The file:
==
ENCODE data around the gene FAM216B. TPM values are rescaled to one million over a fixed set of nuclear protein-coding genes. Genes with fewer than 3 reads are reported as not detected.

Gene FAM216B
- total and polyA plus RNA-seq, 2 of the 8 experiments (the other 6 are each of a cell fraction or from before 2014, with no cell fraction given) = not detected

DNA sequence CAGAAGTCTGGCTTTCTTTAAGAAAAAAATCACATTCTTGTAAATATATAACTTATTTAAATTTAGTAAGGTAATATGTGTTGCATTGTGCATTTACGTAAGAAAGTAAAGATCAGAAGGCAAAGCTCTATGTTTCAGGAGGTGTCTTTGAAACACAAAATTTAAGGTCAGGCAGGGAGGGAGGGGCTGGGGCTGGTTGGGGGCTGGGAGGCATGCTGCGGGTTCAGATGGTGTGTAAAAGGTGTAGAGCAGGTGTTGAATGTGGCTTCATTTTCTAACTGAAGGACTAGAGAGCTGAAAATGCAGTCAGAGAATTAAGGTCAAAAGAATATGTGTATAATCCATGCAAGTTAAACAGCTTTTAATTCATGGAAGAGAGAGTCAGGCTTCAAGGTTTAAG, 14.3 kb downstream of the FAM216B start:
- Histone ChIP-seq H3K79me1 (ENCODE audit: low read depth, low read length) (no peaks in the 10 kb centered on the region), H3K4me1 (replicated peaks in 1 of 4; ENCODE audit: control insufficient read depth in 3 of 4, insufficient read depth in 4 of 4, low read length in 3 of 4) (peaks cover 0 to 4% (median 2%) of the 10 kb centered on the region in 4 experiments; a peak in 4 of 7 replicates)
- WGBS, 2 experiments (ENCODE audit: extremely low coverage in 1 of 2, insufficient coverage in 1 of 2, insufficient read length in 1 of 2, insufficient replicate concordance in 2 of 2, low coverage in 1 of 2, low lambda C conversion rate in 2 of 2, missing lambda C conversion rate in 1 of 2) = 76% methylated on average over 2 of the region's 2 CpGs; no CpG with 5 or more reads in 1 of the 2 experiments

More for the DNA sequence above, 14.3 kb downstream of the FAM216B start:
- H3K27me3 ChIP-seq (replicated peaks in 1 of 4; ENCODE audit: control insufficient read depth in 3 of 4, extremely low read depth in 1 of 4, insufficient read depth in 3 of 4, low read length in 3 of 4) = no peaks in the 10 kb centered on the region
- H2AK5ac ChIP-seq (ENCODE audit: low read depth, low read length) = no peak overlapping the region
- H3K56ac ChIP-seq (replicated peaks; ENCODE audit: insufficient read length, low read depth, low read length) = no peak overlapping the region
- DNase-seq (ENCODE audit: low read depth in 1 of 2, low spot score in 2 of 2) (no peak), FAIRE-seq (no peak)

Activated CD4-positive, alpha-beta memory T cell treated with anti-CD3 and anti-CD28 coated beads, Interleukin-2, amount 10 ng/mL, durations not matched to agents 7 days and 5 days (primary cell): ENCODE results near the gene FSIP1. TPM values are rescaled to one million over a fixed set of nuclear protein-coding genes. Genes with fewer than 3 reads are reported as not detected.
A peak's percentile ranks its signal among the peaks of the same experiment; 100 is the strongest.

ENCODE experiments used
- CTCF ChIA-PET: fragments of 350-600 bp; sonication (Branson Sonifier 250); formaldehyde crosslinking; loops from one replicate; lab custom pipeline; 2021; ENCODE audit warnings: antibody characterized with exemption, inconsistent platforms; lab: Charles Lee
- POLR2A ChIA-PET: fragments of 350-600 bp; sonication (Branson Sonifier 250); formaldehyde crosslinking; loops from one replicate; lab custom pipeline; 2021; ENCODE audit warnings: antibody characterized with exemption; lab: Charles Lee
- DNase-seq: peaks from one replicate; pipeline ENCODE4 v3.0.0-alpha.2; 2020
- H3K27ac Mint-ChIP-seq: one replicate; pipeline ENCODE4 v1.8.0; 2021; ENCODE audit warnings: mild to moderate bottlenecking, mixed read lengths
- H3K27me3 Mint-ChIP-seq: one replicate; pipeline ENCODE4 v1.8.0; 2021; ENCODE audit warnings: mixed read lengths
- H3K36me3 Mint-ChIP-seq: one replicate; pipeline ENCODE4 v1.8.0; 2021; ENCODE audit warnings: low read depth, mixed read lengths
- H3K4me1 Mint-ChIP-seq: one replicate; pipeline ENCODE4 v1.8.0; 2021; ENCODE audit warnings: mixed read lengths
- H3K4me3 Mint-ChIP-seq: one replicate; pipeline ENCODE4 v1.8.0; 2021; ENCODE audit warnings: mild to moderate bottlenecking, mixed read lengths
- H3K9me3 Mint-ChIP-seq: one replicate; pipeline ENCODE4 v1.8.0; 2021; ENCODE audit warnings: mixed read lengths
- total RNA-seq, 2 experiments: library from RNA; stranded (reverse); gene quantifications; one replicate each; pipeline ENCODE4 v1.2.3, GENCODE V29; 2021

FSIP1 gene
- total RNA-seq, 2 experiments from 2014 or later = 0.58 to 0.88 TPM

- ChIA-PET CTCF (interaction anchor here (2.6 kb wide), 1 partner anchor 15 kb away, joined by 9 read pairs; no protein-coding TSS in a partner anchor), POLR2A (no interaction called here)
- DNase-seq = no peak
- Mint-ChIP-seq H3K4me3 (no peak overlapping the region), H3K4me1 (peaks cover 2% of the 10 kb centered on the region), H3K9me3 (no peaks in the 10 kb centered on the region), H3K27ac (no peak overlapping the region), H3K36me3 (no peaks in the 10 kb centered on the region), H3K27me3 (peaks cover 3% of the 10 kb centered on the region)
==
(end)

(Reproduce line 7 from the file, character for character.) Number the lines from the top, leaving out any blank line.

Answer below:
More for the DNA sequence above, 14.3 kb downstream of the FAM216B start: